Accessible travel, whether for leisure or business, remains a frustrating mix of impressive common sense approaches with top notch facilities and abysmal attitudes and couldn’t care less lack of access that is discriminatory and short sighted.
How about this for a classic example of the above all in just one hotel in Orlando that I haven’t, and won’t now, been to visit !
The AVANTI PALMS HOTEL RESORT AND CONFERENCE CENTRE ORLANDO is a mid range hotel that is well located for any with access needs because you can walk or wheel right onto the famous International Drive in Orlando. It’s more affordable than one might expect and on the “impressive” side is a list of good access features that includes, amazingly I thought, not one but two poolside hoists for the superb pool AND Jacuzzi !! Pretty much unheard of that for UK visitors as you rarely see poolside hoists here in mid range hotels, or five star venues for that matter.
So, it’s initially an attractive option but then you get to the “attitude” nonsense and it all collapses in a hard to understand mess. Like many needing accessible bedrooms and wetrooms we find that there is a total lack of understanding about what really makes a wetroom, “accessible”. We’ve turned up to find an open room with no fixed or even mobile shower seating. We have arrived to find that there is no proper “drop down railing” in sight or that you can’t transfer from your wheelchair and move it away and close curtains because they are out of reach. Oh and then there’s the poor design that floods your entire wetroom and bedroom for good measure. Finally there’s the real classic. A wetroom which is actually a shower with a step up and again, no railing in sight.
So, it matters you see, that the hotel can explain the layout of the wetroom. It can make the difference between a great stay and no stay at all.
Heres where attitude impacts. The website has pictures of everything on its site. Except the accessible rooms wetroom. There are shots of empty wine glasses near a pool, palm trees, beds, ceilings, towels, decor, reception desks, cupboards, food, lots of food, and more palm trees. But nothing about something that often makes the difference between being able to travel thousands of miles with confidence that you can actually stay in what is, after all, an “accessible” room ? We asked, begged, waited, for the hotel to send us a couple of images of the fixed shower seating or mobilecdhower chair that actually emerged as the only option. Just do we could rest assured that for two weeks I could transfer safely and comfortably.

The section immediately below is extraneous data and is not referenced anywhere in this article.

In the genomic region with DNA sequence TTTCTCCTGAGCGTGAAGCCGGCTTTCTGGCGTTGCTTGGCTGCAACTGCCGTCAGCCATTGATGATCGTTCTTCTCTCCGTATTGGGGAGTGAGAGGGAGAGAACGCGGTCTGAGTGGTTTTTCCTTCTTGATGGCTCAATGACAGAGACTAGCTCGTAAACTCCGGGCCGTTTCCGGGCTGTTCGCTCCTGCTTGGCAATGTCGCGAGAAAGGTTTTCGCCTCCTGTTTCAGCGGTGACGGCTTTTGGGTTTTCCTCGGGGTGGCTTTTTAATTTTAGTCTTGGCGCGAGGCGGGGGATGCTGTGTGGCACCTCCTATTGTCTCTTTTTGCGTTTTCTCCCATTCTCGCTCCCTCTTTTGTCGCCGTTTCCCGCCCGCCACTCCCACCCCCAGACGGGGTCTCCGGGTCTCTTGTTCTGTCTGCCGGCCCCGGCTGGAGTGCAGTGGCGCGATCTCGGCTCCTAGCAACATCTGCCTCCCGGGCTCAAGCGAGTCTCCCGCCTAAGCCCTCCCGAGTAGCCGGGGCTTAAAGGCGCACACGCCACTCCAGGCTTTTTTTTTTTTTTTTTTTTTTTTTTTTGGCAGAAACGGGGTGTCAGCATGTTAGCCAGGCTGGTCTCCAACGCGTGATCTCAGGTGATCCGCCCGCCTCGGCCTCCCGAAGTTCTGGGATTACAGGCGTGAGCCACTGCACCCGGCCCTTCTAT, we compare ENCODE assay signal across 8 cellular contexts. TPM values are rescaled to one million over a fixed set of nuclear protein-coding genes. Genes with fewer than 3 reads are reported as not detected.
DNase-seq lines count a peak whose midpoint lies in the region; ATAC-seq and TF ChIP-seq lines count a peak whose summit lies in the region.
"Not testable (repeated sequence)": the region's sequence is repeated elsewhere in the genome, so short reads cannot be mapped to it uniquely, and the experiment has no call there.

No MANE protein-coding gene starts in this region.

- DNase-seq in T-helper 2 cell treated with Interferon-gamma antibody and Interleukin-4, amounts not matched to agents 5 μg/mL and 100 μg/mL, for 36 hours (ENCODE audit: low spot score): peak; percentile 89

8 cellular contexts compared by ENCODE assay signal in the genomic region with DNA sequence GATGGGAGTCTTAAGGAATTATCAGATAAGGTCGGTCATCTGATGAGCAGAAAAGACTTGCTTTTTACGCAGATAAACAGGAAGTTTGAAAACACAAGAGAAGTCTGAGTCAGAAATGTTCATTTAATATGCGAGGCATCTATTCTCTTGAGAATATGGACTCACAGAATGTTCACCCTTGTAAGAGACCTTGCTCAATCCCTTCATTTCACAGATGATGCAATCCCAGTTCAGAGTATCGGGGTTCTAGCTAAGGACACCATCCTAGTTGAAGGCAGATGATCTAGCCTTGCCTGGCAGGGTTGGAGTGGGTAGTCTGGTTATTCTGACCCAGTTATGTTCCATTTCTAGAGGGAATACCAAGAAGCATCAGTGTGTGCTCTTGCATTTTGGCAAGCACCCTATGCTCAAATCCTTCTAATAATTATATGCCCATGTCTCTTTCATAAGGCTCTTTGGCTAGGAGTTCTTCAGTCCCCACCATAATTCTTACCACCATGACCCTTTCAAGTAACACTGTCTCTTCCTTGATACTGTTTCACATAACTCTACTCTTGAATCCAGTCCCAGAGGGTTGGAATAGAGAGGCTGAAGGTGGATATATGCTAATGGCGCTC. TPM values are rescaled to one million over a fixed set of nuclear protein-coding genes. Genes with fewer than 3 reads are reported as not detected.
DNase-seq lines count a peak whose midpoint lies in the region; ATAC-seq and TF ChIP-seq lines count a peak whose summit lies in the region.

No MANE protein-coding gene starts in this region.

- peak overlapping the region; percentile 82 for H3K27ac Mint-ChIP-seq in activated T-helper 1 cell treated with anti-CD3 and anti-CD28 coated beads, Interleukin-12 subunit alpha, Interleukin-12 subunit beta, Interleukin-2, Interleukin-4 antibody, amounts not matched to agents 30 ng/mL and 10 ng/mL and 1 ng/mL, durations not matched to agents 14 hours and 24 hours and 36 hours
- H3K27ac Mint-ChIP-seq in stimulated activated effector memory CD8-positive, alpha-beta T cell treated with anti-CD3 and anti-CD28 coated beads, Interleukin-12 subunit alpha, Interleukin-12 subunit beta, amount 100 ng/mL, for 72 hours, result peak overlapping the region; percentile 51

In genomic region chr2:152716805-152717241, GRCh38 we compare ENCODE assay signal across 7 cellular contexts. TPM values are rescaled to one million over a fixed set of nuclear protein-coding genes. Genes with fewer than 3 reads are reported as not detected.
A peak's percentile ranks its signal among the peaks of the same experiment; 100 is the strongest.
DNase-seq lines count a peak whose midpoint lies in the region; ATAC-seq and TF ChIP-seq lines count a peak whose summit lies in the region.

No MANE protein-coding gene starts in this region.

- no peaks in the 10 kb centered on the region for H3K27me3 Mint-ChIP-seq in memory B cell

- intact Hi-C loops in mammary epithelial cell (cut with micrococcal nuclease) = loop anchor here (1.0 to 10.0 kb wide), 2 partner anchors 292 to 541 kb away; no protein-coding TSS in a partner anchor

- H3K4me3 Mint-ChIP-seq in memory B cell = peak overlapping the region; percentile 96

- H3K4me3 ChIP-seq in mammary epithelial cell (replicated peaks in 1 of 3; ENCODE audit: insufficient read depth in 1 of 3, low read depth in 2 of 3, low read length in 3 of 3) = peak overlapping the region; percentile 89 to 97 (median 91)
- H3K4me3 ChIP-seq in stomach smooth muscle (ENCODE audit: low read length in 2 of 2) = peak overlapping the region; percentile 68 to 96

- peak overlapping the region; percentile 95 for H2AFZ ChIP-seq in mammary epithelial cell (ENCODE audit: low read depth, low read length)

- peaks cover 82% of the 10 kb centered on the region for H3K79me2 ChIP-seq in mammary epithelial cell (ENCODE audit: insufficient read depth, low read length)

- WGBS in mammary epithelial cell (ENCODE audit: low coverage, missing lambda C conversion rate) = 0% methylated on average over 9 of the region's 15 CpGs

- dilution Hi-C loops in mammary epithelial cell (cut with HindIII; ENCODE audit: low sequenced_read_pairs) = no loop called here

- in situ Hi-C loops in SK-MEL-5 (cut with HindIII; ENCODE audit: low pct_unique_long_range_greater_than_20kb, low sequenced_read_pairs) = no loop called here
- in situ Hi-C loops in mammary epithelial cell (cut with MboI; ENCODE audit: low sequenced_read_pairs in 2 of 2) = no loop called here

The superb Accessible Travel Forum, see link below, was a wonderful surprise to us and members there worked hard to give us introductions to the hotel to do the simple thing and get us the images we needed. A specialist disability travel agency in the UK (Disabled Holidays.com) tried by emailing the hotel, one they do business with. All of this produced nothing and that includes my seven emails.
Two months on and we gave up. Frustrated we’ve cancelled the plans for a four week stay in the USA because surprisingly, given its the entertainment capital of the world, well close to it, the alternatives if you are not driving, are actually hard to source. We knew if we persevered we could come up with something but frankly got angry and tired of seeing how a massive hotel like the AVANTI treats disabled people. We were ready to spend a lot of money there. But nobody cared enough to pop upstairs and for sixty seconds take two images of the wetroom and the mobile shower chair being used there. That’s all we asked. In return, two weeks business. But no, nothing doing at the AVANTI PALMS.
If this had been a corporate customer wanting extra room layout images I suspect they would have been sent a whole albums worth of extra pictures. There is no understanding of why it matters to some guests to have this information. It should surely be no trouble to a hotel which boasts about its “accessibility”.
The hotel did answer easier questions about external access, the poolhoists and shuttle buses. But it was only ever answers that were close to hand, on their desktop PC’s. Going the extra mile….well, a few feet really, no chance. It’s sad and pathetic and frankly this kind of attitude is as big and disabling as a flight of steps and no lift.
So, we are off to Europe instead on a rail adventure to a Paris, Rome and Barcelona and EVERY hotel we have approached is prepared to show us the layout of the bedroom, wetroom and facilities. Nothing has been too much trouble and where we feel we need reassurance we are using John Sage Travel as their expertise, tho frankly expensive, is second to none when it comes to accessible travel in Europe.
A sad tale I think. It’s 2018 and here’s a massive USA hotel resort centre with staff who just couldn’t be bothered to take a couple of pictures to help disabled guests ensure they could stay there. There was business almost confirmed. The interest was very serious. But nada. Zilch response when it mattered most. And another accessible trip bites the dust because of a lack of interest, a kind of “this is a nuisance” feel about the place when it comes to disabled visitors. More 1718 than 2018.
Cheers, Mark, Rustyman Wilson.
And here’s that link to the ATF whose members tried to help. It’s a new and great resource for those interested in accessible travel.